Take Something Out
Robert "Chick" Weiner is a veteran Coral Gables attorney. Like more than half of all his fellow attorneys in Dade County, he reserves a portion of his practice for clients who can't afford legal services. In fact, Weiner is somewhat of an overachiever in the pro bono arena, having been honored by the Dade County Bar Association in 1993 for his work with a youth-mentoring program.
Luis Rodriguez, before he died from AIDS in 1994, was a nurse. He first met Weiner after Hurricane Andrew damaged his small home in southwest Dade, subjecting him to a year of fruitless attempts to collect repair money from his insurance company. In desperation he turned to the Dade Bar's Put Something Back pro bono program and was deemed deserving of free counsel.
When a PSB staffer asked Weiner to take Rodriguez's case, the attorney accepted, but he explained to Rodriguez that he preferred to work on contingency -- meaning he would be paid a portion of whatever money he collected from the insurance company on his client's behalf. He even had Rodriguez sign a form granting him 33 percent of the claim.
"That's very rare," notes Put Something Back director Sharon Langer. "Of the thousands of people we heard from after Andrew, maybe two or three attorneys, tops, charged for their services." Not that there's anything improper about collecting on contingency, Langer adds, as long as the client agrees.
Yet while Rodriguez signed the contingency contract permitting Weiner to tap into the insurance settlement, Rodriguez's cousin Estrellita Dion, who acted as translator at the initial meeting with Weiner, believes the nurse may not have realized exactly what he was doing.
"To Luis's understanding, Mr. Weiner wasn't supposed to collect anything," Dion would later state in a deposition. "Mr. Weiner had said, I believe that his exact words were, 'Luis, you need to sign this paper. This says that I take 30 or 40 percent of whatever we recuperate.' And Luis said okay, you know, something is better than nothing, and he signed the paper.
"When we walked out of the office, as we were walking to the car, [Luis] said to me, 'I'm kind of confused because he's a public defender, he's not supposed to be taking any percentage from recuperation of -- from the hurricane.'"
Weiner wound up recovering about $17,000 from the insurance company. Under Florida law, an attorney who sues an insurance company and wins is entitled to claim fees and costs from the company. But collecting the fees is a bothersome process, requiring a court hearing and detailed documentation of work performed. Weiner opted for an easier route: He simply took his 33 percent from the insurance company's payment to Rodriguez.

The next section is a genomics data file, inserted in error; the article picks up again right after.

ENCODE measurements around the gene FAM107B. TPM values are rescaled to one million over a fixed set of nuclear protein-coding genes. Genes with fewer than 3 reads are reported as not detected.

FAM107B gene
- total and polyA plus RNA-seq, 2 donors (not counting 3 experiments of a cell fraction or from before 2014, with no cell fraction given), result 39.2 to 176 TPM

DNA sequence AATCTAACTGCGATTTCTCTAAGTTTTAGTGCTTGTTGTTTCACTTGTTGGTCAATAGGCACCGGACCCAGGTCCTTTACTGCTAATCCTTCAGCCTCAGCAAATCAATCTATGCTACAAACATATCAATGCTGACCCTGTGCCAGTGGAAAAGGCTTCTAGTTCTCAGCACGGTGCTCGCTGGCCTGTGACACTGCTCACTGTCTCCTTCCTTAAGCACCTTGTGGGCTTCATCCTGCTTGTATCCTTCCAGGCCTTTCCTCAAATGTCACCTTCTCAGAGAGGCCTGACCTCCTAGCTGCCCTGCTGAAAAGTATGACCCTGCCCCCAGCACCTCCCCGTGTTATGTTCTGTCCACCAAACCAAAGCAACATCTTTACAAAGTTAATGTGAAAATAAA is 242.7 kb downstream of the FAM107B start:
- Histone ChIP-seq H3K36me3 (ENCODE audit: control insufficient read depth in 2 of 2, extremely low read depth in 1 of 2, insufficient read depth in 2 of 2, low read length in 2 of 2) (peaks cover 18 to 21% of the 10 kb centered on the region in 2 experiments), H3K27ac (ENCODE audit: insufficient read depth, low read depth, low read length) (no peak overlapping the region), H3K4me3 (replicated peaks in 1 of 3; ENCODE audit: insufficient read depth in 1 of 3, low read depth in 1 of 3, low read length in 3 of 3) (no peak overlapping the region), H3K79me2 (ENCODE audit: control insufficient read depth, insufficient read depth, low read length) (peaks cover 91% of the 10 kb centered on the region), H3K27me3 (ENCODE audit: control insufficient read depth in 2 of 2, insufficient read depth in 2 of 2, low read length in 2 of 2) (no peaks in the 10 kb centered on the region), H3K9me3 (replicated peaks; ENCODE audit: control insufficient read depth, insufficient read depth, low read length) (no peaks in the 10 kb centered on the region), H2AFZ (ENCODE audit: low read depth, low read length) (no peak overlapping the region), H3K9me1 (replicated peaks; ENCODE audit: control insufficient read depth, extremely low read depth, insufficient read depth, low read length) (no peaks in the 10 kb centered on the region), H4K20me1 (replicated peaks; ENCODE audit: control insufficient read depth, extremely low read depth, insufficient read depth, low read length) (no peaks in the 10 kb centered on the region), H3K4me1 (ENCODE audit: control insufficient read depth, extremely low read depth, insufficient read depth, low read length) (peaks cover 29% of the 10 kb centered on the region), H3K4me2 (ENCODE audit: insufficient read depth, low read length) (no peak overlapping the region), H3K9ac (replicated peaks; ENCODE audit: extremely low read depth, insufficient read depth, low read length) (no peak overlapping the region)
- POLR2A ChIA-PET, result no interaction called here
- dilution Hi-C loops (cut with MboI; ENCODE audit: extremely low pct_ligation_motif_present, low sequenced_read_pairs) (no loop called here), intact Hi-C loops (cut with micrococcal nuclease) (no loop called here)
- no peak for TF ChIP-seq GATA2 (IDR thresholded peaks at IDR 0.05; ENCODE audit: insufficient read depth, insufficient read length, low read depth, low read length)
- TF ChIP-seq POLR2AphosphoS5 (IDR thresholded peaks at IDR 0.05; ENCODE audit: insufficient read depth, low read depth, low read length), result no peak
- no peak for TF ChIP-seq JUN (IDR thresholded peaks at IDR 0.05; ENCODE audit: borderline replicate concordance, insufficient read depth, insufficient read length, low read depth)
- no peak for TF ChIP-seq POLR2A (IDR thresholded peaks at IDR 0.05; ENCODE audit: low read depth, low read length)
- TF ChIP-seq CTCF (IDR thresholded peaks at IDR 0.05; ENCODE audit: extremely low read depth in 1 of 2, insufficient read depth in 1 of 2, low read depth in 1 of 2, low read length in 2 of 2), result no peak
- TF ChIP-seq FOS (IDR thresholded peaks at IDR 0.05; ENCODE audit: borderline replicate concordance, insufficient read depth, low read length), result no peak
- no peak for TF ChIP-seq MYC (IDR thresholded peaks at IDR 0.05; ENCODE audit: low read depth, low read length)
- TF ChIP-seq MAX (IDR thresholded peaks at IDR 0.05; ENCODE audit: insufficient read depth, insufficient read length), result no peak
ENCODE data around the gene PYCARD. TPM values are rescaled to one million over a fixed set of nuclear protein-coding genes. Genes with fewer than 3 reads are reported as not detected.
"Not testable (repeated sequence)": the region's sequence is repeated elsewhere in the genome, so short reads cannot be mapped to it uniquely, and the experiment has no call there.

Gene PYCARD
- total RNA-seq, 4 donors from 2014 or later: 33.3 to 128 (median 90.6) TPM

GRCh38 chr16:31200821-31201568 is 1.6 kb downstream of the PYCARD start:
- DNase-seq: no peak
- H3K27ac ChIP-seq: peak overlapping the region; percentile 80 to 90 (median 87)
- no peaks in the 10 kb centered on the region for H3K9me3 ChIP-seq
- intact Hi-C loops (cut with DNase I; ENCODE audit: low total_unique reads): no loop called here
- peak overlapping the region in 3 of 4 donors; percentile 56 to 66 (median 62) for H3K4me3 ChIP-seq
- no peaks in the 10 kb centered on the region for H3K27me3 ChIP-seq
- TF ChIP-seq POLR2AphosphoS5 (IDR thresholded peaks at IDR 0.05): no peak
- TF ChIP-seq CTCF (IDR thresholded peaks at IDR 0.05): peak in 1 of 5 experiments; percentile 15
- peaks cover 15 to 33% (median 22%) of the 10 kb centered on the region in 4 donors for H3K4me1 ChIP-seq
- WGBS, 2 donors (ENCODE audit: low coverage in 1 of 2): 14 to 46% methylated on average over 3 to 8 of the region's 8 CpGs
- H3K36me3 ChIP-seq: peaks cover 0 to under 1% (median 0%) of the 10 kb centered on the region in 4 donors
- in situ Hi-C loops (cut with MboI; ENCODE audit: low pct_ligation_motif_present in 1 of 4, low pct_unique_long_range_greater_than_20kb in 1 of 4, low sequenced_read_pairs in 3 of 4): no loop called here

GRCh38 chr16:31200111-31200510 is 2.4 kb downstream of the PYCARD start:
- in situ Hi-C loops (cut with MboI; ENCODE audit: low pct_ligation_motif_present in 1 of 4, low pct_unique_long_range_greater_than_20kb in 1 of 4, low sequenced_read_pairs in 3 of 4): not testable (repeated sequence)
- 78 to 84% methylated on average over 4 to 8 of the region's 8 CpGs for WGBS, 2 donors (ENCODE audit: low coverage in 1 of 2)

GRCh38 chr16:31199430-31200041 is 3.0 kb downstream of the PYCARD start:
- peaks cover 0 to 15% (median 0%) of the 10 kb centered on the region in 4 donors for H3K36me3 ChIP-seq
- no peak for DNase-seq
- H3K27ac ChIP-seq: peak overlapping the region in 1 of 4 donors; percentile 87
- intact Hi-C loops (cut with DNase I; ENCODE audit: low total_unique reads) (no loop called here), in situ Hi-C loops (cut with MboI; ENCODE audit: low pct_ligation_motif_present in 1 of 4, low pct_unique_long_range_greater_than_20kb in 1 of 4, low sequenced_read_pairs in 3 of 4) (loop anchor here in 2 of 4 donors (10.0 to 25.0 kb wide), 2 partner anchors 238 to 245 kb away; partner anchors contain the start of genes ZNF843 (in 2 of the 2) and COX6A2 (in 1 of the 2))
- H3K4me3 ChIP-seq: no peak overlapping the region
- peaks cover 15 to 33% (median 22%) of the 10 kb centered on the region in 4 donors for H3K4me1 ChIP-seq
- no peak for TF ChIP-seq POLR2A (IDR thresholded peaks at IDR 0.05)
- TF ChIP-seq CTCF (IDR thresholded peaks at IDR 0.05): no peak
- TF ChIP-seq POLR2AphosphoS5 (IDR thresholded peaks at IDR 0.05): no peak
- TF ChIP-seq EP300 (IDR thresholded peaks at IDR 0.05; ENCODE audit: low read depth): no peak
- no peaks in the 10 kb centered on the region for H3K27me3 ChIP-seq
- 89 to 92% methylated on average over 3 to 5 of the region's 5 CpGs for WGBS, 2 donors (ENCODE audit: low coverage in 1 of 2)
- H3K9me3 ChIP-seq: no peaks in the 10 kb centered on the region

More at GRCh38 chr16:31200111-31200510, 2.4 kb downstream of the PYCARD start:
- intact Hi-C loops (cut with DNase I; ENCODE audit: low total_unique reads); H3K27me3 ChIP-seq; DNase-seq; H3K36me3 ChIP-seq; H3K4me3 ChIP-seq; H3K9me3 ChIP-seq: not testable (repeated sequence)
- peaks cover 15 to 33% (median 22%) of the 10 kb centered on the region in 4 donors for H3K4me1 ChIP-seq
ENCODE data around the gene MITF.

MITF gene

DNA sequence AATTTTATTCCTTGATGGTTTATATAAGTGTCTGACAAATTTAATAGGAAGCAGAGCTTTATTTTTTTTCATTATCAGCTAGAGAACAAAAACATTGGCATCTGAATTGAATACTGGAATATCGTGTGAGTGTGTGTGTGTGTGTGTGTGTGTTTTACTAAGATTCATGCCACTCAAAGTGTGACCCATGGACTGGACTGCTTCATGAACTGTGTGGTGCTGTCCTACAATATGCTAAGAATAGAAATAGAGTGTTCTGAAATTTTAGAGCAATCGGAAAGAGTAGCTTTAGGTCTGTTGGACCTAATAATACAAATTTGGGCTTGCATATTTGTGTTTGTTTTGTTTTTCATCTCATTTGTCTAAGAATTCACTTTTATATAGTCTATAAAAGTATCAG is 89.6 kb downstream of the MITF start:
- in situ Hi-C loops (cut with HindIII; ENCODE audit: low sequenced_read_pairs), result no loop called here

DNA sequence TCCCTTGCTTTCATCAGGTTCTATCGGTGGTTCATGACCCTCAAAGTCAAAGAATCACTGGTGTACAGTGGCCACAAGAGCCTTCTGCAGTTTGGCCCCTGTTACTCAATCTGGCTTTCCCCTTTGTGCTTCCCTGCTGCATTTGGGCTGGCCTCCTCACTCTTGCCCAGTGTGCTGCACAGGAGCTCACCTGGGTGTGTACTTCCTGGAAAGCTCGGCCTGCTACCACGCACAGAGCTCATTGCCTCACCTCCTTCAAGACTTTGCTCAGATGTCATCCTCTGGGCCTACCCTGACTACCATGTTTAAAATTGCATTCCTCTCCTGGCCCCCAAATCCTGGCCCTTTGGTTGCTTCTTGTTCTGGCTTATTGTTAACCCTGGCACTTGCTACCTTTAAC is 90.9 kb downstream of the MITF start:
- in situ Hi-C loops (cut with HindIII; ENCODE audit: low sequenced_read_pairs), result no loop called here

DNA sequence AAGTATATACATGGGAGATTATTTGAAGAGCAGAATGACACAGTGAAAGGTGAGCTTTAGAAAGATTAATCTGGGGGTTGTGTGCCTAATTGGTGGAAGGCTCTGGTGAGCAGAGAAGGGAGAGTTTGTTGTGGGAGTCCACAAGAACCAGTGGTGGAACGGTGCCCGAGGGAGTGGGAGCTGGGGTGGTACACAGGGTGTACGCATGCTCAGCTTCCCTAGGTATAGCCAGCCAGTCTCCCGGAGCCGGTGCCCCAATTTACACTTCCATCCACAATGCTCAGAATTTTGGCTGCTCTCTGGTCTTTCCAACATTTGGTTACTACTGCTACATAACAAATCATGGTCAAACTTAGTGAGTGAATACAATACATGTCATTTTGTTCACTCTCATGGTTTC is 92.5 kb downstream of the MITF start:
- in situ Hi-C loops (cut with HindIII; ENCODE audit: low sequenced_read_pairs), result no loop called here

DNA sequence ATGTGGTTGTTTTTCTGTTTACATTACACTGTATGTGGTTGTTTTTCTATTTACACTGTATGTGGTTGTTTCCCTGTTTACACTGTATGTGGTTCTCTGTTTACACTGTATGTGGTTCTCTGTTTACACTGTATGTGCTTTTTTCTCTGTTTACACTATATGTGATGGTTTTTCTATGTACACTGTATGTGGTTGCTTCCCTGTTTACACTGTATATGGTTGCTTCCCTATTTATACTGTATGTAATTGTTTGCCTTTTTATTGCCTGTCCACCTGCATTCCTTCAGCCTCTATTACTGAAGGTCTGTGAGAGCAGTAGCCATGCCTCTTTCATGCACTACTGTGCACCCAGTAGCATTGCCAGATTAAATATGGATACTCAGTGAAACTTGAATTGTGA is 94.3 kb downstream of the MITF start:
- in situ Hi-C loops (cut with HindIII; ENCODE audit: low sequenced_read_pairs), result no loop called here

He also submitted forms to the PSB program claiming that the 55 hours he worked for Rodriguez were pro bono.
"It's either pro bono or it's fee," snaps Langer, racking her brain for an appropriate metaphor. "It's like fish and fowl. It's like apples and oranges. You can't have it both ways."
Now members of Rodriguez's family are saying Weiner is trying to have it more than both ways. About $50,000 more. That's the value of Rodriguez's life insurance policy, of which Weiner asserts he is the sole beneficiary. And he has filed suit to collect the cash. Family members have filed their own suit, insisting the attorney was never the intended beneficiary and that he is profiting from his client's legal ignorance.
Federal magistrate Barry Garber heard testimony from both sides earlier this month. He is expected to rule on the entire dispute sometime in October.
"I was very nice to him," Weiner responds in his deposition when asked why Rodriguez would have designated him to receive the money. "I understood from someone that he had seen five or six lawyers before coming to my office, who basically wouldn't talk to him because of the AIDS virus. I was always cordial and straightforward with him. We had developed a rapport, otherwise -- those are the reasons that I can think of at this time."